I can almost sense weariness from Mr Hoskins (who I assume is the NMC barrister). Such twisted, twisted logic.

I got as far as p18/66 with this analysis. It continues in the same vein. Grim, biased, childish nonsense. I’m sickened that this could be considered to be of ‘proper professional standards’ in any way shape or form. When you add in the fact [yep] this has taken five years and during the interminable process the NMC shared our personal details with all six nurses and their counsels twice, it’s very clear this body ain’t fit for purpose.

15 thoughts on “The NMC and the fact free determination

  1. Okay Sara, what is the next step? A series of considered emails to the NMC to make some of the points you have made above. If so, perhaps in your next post you will supply a name and address, and, if there is an appeals process, some information about it. This is not acceptable from a professional standards body. I will help you in garnering support for a letters blizzard

  2. Sara: As you know, my son Martin has epilepsy (Lennox Gastaut syndrome). The knowledge and understanding of epilepsy throughout every professional strata is abyssmal, or totally non existant. Again and again in the Court of Protection I have stated “but that is his epilepsy” and been treated by the Judges with nothing other than hostility (penal noticce on me). For the last ten years the staff at his residential home in Wales have been forbidden to talk to me about Martin. I hold all his medical notes, with his permission. What you write is getting this out into the public domain. Janniewannie has the right idea, but is there an appeals process?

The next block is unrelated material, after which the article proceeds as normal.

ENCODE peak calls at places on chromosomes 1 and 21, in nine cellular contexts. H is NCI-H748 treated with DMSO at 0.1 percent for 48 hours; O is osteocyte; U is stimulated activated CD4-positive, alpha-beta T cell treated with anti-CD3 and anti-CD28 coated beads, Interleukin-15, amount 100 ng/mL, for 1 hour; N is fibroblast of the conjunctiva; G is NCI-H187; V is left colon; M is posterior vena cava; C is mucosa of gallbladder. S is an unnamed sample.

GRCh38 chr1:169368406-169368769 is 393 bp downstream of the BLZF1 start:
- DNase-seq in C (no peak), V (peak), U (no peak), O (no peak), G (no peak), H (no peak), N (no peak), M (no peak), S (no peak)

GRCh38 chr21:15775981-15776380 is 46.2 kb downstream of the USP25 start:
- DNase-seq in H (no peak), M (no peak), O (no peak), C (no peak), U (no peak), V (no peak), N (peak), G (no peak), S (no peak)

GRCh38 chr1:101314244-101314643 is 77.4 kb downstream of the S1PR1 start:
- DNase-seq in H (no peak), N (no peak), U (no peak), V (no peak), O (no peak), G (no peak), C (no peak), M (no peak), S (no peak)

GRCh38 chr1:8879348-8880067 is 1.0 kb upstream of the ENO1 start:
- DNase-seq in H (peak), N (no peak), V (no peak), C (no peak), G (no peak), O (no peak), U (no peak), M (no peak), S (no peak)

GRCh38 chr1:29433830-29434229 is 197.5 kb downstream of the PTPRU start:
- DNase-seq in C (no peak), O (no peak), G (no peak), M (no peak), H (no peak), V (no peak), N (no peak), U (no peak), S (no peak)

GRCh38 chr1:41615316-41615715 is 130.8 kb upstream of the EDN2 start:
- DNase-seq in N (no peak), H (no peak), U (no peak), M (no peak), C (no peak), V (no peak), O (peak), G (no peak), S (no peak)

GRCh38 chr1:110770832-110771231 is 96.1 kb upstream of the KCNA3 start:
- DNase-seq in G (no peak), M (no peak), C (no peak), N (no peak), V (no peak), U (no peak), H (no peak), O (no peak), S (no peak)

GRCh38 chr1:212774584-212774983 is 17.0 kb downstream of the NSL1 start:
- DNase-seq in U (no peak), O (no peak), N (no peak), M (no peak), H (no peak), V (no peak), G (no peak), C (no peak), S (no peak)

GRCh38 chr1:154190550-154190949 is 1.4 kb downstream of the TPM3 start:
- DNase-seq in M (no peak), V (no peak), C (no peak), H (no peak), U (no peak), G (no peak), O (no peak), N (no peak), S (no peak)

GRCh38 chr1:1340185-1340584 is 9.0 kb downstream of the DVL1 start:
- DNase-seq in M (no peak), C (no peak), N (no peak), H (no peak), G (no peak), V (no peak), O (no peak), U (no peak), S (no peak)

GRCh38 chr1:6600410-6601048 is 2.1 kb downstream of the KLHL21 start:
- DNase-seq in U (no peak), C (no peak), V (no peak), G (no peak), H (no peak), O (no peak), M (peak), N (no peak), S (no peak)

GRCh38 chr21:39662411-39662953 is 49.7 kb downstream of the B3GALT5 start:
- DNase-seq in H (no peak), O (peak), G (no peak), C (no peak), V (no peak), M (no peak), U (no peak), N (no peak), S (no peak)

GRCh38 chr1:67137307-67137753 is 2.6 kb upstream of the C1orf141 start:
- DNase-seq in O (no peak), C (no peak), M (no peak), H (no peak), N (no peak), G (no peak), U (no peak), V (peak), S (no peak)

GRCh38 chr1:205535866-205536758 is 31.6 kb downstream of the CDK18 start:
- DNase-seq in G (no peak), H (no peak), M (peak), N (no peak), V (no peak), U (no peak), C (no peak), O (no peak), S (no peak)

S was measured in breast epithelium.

3. I am sickened by the ‘them and us’ culture that exists in the medical world. ‘Them’ being the patients and their families who are often not listened to and ‘us’ being the professional medics.